Amarula ramps up elephant conservation campaign

By Charlotte Turner |

Amarula-name-and-save-them-leadAmarula – a brand of African liqueur, Amarula Cream made from the exotic Marula fruit – is initiating the second phase of its huge elephant conservation effort, bringing the campaign to point of sales.

 

As reported, Amarula kicked off the first phase of the ‘Name Them, Save Them’ campaign – an ambitious attempt to name every surviving African elephant in the wild – last October online.

 

“This allowed an international audience to visit a digital African savannah where they could design and name a virtual African elephant,” says Amarula.

 

Participants could then share their named elephant with friends and fellow conservationists as a means of raising awareness to the plight of wild African elephants.

 

ROLL OUT AT IAADFS IN ORLANDO

“To date, over 500,000 elephant-lovers from around the world have visited Amarula’s digital African savannah – a number greater than the actual population of African elephants currently living in the wild,” reveals Amarula.

 

Amarula-Mosaic-Bottle-with-Neck-TagAt IAADFS in Orlando this year, Amarula will roll-out the next phase of the ‘Name Them, Save Them’, campaign.

 

“In Phase Two, the digitalized pachyderms created by the cream liqueur’s on-line audience are brought to life by putting a named elephant and information regarding the animal on the labels of 400,000 individualized Amarula bottles – one bottle for each of the earth’s remaining African elephants,” says the brand.

 

Amarula will be showcasing a number of these one-of-a-kind bottles at IAADFS before they are distributed to Amarula markets around the world.

 

Dino D’Araujo, Amarula Global General Manager commented: “The future of the African elephant is at a tipping point. Collected data shows that each day – not each month or even each week – each day around 96 African elephants are killed by poachers for their ivory. The species simply cannot sustain a slaughter on that scale and survive.”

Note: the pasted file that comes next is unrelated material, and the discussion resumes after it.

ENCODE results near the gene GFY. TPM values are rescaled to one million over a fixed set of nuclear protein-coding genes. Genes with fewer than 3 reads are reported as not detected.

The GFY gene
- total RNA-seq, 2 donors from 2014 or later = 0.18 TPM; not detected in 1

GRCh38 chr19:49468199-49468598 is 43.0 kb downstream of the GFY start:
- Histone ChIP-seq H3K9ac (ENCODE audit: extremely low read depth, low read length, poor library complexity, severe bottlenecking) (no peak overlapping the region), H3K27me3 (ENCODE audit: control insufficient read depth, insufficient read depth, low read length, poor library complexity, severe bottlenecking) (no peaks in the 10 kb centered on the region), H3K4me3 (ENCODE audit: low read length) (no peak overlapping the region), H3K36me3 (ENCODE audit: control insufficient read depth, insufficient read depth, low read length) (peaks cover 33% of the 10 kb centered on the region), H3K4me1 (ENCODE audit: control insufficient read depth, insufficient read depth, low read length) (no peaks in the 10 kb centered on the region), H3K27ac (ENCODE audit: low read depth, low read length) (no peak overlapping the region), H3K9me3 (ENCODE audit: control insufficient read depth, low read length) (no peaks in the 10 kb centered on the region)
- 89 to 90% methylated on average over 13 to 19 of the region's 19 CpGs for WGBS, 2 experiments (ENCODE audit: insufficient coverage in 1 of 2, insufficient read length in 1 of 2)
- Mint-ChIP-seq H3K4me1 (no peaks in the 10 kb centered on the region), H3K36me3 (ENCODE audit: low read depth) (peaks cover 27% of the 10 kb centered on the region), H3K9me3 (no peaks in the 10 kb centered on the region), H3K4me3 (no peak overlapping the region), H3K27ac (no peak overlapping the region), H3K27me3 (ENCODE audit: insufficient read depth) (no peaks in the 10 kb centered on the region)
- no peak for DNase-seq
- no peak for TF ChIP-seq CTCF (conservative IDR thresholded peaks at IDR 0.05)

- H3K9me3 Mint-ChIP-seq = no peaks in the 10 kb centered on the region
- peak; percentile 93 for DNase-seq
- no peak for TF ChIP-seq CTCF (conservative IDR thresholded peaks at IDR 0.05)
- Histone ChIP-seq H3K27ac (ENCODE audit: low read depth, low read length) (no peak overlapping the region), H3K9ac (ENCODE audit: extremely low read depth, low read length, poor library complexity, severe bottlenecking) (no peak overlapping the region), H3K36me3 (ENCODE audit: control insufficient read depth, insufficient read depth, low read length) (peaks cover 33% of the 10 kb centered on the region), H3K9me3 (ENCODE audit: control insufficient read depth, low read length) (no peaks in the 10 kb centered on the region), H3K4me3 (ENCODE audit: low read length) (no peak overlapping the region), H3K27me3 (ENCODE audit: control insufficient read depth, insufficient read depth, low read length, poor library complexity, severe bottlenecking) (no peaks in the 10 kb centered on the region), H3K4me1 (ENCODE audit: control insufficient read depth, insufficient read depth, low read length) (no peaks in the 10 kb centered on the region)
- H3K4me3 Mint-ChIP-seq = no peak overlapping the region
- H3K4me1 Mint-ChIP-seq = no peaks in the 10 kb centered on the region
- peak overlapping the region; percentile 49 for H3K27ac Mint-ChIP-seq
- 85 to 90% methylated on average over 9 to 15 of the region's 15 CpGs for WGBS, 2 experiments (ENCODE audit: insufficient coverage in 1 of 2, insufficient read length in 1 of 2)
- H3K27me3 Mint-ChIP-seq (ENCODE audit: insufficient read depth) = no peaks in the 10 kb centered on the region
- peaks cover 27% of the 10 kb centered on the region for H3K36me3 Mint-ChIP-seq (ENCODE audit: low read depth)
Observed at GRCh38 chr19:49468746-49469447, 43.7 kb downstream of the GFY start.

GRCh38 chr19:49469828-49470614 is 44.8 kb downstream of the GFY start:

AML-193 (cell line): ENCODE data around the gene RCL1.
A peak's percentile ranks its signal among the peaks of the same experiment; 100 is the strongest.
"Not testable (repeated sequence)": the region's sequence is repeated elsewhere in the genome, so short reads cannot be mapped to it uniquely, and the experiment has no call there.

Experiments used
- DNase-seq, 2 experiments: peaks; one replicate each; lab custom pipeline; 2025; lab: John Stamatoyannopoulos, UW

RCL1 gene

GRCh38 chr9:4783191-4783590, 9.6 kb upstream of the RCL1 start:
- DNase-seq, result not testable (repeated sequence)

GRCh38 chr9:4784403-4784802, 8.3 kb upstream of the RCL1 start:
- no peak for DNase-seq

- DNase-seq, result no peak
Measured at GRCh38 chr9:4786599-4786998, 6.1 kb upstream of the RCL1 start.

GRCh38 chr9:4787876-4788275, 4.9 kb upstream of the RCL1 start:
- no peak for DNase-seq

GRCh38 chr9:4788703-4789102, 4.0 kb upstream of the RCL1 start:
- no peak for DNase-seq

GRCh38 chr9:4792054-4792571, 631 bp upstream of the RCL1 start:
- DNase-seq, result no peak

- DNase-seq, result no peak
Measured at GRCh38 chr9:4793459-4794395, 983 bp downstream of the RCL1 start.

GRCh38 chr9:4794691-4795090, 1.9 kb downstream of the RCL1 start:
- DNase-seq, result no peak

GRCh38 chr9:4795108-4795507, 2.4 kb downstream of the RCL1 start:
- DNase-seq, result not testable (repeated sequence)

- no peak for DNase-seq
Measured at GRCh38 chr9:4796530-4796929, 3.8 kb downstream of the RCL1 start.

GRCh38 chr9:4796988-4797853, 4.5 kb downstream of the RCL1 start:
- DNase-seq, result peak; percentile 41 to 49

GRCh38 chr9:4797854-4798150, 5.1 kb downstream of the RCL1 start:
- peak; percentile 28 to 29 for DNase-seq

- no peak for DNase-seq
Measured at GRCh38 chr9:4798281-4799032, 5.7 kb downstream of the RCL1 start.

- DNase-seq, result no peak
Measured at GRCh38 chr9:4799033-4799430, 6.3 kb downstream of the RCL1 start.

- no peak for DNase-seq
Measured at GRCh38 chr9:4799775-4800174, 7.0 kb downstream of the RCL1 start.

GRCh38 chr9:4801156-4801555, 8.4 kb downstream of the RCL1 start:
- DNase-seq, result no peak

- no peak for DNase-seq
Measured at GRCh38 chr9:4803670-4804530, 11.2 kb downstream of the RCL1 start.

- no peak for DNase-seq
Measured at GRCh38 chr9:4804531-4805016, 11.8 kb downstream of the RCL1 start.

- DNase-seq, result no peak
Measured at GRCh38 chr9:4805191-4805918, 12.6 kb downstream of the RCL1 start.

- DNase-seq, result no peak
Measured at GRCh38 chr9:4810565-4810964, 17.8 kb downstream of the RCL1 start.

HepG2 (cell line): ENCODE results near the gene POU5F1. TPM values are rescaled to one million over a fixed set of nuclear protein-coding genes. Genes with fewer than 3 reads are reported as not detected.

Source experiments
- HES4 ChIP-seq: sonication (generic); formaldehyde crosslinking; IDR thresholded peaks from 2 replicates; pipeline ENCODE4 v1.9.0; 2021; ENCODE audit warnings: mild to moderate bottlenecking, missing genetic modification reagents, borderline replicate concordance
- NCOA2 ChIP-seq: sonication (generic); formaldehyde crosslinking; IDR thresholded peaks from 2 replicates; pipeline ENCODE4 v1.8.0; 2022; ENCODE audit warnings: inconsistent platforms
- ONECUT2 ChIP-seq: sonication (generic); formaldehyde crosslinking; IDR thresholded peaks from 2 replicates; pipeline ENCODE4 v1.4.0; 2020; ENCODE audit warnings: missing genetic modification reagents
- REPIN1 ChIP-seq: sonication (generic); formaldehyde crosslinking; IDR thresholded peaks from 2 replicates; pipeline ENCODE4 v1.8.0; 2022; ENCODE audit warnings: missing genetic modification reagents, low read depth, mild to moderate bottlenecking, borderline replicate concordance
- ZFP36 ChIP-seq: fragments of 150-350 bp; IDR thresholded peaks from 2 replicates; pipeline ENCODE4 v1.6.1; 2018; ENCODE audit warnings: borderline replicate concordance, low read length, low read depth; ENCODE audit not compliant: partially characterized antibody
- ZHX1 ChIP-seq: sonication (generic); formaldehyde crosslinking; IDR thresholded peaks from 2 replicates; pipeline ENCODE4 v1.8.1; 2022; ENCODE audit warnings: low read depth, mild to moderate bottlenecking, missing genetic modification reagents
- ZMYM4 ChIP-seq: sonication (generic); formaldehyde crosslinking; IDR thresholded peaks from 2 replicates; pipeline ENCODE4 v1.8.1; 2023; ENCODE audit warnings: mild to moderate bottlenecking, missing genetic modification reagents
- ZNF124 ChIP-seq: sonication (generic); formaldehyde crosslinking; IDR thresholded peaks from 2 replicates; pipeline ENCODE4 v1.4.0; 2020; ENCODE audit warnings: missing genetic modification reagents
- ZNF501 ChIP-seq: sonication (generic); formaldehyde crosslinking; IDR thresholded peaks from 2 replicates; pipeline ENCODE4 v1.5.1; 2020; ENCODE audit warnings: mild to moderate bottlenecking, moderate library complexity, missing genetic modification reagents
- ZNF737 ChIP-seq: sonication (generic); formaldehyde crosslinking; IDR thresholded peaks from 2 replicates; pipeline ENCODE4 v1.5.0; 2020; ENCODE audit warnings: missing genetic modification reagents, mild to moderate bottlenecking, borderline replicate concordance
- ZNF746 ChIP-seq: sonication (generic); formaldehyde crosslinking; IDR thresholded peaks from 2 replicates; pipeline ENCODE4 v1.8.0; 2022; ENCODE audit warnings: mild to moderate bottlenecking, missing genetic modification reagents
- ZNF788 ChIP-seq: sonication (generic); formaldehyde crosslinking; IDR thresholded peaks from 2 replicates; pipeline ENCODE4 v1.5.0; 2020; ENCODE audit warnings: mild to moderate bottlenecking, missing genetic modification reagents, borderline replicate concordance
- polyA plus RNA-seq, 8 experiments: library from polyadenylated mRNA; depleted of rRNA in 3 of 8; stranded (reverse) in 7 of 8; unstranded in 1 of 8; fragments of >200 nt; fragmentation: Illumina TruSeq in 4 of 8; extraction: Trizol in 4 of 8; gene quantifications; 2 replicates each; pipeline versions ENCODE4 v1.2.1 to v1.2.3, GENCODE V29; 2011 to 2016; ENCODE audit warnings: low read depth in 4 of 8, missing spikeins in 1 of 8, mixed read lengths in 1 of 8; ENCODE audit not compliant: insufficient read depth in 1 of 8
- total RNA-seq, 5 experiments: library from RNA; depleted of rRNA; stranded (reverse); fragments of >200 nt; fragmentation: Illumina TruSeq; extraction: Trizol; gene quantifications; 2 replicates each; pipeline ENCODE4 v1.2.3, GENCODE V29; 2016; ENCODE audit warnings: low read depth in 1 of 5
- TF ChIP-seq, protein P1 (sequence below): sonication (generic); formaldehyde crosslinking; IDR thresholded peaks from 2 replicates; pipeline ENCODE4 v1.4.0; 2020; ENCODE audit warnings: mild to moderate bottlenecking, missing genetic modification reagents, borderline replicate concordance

‘STAGGERING DECLINE’ IN A DECADE

The latest wildlife census information puts the number of African elephants living in the wild at around 400,000, a staggering decline from just a decade ago.

 

“Amarula intends to maintain the popular digital African savannah and its fascinating visuals into the foreseeable future and urges conservationists around the world to visit the site (www.amarula.com) and encourage other animal-lovers to do so as well.”

 

Amarula will donate $1.00 (USD) to elephant conservation efforts for every digital elephant created on the site.

 

“We have always had a special bond with these magnificent creatures as the marula tree and its fruit contribute enormously to the well-being of the elephant and the very existence of Amarula,” adds D’Araujo.

 

“We had to come up with something that would personalise the plight of the African elephant in a way that would resonate with the international community and rally it to the cause. We think “Name Them, Save Them” is the perfect vehicle for this outreach,” he said.

 

OUTCRY OVER CECIL THE LION

It was actually the killing of another African animal that served as the inspiration for Amarula’s ‘Name Them, Save Them’ campaign.

 

In 2015, a hunter in Zimbabwe killed a male African lion that had been given the name Cecil.

 

“When word of Cecil’s death erupted on the internet, the international outcry was spontaneous, immediate and unrelenting,” adds Amarula.

 

“By having named the lion, wildlife conservationists had created a persona for the animal allowing the general public to identify with it and relate to its well-being. Amarula credits the outcry over the death of Cecil as the impetus for the ‘Name Them, Save Them’ programme.”

 

The Amarula bottles carrying the name and information on the digitalized elephants will be available beginning in late-spring and early-summer, 2017 in Global Travel Retail as well as South Africa, Germany, Brazil, Canada, the United Kingdom and the United States.

 

For more information, visit www.amarula.com or watch this video.

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